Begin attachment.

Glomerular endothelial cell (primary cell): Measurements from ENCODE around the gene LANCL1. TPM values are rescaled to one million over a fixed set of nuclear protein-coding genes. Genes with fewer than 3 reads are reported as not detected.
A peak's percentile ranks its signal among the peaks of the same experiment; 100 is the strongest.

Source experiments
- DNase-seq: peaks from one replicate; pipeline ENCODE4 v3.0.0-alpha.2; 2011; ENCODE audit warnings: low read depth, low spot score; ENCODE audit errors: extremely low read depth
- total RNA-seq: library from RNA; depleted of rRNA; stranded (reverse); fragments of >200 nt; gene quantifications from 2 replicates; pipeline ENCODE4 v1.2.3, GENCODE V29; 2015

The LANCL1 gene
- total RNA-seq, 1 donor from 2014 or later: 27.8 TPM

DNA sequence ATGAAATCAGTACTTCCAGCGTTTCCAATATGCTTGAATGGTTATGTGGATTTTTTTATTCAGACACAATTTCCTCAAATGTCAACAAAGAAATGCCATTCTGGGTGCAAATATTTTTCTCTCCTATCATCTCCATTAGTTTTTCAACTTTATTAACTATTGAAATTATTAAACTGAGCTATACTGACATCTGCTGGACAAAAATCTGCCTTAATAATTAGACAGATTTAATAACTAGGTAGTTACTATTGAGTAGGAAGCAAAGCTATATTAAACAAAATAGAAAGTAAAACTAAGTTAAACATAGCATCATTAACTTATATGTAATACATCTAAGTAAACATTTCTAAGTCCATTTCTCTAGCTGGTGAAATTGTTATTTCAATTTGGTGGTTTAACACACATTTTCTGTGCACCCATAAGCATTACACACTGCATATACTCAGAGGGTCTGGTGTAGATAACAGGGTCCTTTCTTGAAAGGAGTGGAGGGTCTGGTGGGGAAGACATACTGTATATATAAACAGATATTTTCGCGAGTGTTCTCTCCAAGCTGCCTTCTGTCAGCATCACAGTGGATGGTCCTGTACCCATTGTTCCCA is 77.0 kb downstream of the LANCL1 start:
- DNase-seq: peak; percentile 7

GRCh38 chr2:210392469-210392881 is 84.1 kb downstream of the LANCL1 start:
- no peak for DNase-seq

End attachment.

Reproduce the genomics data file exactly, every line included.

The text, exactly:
Glomerular endothelial cell (primary cell): Measurements from ENCODE around the gene LANCL1. TPM values are rescaled to one million over a fixed set of nuclear protein-coding genes. Genes with fewer than 3 reads are reported as not detected.
A peak's percentile ranks its signal among the peaks of the same experiment; 100 is the strongest.

Source experiments
- DNase-seq: peaks from one replicate; pipeline ENCODE4 v3.0.0-alpha.2; 2011; ENCODE audit warnings: low read depth, low spot score; ENCODE audit errors: extremely low read depth
- total RNA-seq: library from RNA; depleted of rRNA; stranded (reverse); fragments of >200 nt; gene quantifications from 2 replicates; pipeline ENCODE4 v1.2.3, GENCODE V29; 2015

The LANCL1 gene
- total RNA-seq, 1 donor from 2014 or later: 27.8 TPM

DNA sequence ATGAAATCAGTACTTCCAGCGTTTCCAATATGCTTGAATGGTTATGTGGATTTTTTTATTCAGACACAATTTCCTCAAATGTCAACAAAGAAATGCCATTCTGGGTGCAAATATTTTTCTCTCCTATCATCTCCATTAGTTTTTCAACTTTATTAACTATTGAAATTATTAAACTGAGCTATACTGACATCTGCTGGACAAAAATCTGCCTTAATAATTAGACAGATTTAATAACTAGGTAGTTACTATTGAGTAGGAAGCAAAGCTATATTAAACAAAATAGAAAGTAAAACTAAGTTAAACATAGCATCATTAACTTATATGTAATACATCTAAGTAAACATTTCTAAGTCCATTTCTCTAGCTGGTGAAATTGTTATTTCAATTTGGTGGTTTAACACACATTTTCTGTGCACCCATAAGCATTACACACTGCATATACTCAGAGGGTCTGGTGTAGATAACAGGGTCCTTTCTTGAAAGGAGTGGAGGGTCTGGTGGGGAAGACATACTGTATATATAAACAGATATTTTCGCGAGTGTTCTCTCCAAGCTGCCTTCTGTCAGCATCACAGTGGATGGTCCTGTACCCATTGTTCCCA is 77.0 kb downstream of the LANCL1 start:
- DNase-seq: peak; percentile 7

GRCh38 chr2:210392469-210392881 is 84.1 kb downstream of the LANCL1 start:
- no peak for DNase-seq